Several files contain correspondence between Abe Rosenfield, FFF’s Labor Division Chairman, and many important labor leaders and organizations such as the Amalgamated Clothing Workers of America, the American Federation of Labor, the Brotherhood of Railway Trainmen, Frank Grillo of the United Rubber Workers of America, the International Brotherhood of Sleeping Car Porters, the International Ladies’ Garment Workers’ Union, the United Automobile Workers of America, and Daniel Tobin of the International Brotherhood of Teamsters. Correspondence with Hollywood supporters including Jock Lawrence of the Association of Motion Picture Producers, Inc., Walter F. Wanger, Warner Brothers Pictures, Inc., and Darryl Zanuck of Twentieth Century Fox Films can also be found in this series.

The extensive correspondence files of Ulric Bell and Henry W. Hobson reveal their vast network of contacts, provide an outline of their work, and are useful in delineating the evolution of the organization’s policy. Many board members and staff within FFF are well represented in the correspondence files. These include Rose M. Chayes, Rhoda Cameron Clark, Lewis W. Douglas, John Farrar, Helen Hill Miller, Henry P. Van Dusen, and William W. Wymack. Other prominent individuals in this series include Hamilton Fish Armstrong, Allen W. Dulles, Clark Eichelberger, Herbert Bayard Swope, and Dorothy Thompson.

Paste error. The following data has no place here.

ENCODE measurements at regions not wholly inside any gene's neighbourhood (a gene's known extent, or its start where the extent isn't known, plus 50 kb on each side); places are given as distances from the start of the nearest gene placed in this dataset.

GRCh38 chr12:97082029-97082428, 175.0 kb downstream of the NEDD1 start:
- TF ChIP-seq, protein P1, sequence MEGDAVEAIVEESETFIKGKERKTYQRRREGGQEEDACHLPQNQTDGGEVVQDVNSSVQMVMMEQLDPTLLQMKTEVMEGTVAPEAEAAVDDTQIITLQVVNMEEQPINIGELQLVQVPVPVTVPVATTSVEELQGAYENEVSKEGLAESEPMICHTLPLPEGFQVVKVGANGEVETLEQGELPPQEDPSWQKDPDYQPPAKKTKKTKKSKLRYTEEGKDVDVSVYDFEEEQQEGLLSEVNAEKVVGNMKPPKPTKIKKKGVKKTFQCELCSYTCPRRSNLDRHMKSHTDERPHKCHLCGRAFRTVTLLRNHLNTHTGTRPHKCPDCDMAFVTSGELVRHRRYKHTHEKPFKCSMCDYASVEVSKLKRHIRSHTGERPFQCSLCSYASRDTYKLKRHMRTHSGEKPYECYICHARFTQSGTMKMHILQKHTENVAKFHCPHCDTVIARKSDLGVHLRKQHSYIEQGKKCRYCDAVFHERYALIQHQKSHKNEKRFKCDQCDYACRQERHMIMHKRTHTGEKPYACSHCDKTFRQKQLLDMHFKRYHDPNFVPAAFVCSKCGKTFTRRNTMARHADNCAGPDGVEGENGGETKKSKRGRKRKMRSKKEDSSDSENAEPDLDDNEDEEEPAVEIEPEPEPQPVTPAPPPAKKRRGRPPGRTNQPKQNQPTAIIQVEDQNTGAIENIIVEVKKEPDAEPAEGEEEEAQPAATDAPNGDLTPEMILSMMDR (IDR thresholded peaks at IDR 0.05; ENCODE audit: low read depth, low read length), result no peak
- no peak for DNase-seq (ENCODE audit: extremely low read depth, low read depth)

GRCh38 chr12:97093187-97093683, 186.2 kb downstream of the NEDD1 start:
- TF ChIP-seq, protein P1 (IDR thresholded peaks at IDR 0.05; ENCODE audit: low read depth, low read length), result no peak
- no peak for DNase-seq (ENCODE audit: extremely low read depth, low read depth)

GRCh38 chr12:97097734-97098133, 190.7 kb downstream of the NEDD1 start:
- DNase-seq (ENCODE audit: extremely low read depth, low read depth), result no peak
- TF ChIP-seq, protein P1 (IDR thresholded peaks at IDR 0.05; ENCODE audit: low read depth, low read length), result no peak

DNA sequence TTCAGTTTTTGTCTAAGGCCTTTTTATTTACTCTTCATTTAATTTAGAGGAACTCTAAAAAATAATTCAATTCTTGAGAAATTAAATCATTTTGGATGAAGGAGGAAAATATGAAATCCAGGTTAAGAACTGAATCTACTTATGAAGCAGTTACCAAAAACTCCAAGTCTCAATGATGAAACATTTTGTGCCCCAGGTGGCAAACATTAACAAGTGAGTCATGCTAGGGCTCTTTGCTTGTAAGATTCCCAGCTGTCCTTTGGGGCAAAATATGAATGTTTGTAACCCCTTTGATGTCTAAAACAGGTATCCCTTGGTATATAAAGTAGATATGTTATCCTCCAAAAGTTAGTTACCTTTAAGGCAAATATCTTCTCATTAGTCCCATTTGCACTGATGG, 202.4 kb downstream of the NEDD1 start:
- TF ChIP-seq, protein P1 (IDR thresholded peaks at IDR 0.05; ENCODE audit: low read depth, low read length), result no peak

While the great majority of records relating to FFF’s work on the state and local level are contained in Series 3, the correspondence series also contains some relevant files. Both series should be consulted, and names appearing in Series 3 should be cross-checked for related files in Series 1. For example, those leaders active at the state or local level that also have files in the correspondence series include Bartley C. Crum of Colorado, John E. Ellingston of California, George Watts Hill of North Carolina, Augustus Lindbergh of Alabama, Maury Maverick of Texas, and Conyers Read of Pennsylvania.